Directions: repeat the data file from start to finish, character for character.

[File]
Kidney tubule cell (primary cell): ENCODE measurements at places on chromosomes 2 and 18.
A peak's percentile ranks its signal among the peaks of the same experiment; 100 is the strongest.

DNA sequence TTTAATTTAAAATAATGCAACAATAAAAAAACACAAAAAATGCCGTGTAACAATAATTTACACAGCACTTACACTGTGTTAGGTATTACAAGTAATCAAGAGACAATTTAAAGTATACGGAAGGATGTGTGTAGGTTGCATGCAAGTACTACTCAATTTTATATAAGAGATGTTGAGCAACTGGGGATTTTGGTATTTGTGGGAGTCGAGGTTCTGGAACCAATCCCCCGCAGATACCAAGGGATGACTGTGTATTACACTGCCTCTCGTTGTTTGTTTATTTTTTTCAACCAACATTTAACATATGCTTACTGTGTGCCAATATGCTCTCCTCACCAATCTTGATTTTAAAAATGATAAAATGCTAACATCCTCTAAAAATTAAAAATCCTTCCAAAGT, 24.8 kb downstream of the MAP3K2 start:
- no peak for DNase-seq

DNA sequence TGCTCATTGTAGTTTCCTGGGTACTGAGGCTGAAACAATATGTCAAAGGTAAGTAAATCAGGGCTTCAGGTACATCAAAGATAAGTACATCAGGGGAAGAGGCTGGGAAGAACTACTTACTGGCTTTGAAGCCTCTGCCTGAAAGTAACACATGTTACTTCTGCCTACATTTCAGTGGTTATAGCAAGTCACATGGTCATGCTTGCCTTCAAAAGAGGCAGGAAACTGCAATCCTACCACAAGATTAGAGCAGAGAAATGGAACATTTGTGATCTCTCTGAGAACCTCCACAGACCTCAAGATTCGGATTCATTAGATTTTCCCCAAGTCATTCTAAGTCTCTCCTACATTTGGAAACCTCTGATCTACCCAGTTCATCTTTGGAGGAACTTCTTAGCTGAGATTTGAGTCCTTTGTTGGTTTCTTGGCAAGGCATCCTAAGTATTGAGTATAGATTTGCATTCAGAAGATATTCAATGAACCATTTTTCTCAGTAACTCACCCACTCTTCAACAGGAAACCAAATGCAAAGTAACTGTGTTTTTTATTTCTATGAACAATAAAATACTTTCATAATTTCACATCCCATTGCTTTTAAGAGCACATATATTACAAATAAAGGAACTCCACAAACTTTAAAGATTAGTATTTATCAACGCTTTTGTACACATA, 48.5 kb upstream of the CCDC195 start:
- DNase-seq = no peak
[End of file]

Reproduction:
Kidney tubule cell (primary cell): ENCODE measurements at places on chromosomes 2 and 18.
A peak's percentile ranks its signal among the peaks of the same experiment; 100 is the strongest.

DNA sequence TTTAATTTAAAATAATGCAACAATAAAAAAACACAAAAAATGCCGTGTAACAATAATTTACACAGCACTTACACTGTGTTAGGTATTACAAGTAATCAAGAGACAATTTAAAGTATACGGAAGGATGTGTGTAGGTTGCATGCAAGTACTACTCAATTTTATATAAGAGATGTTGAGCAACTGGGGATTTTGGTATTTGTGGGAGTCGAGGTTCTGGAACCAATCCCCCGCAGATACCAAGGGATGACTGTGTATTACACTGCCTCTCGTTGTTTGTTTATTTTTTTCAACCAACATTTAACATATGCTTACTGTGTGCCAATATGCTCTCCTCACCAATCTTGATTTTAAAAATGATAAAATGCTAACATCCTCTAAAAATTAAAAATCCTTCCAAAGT, 24.8 kb downstream of the MAP3K2 start:
- no peak for DNase-seq

DNA sequence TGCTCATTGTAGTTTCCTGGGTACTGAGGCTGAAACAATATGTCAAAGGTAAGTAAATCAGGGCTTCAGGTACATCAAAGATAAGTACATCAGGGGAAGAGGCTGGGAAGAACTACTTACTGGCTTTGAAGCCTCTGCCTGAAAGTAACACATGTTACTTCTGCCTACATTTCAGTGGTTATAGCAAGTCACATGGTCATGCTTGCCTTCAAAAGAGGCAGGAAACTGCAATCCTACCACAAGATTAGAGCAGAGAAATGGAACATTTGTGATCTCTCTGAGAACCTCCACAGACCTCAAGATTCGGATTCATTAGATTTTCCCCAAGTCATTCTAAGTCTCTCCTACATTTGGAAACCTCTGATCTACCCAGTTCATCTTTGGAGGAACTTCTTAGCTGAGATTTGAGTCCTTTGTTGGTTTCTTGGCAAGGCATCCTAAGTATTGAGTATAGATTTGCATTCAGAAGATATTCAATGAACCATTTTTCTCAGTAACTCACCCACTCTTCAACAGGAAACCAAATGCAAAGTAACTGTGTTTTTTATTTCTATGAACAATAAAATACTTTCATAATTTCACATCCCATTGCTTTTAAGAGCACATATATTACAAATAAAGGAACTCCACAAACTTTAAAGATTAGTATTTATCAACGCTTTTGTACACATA, 48.5 kb upstream of the CCDC195 start:
- DNase-seq = no peak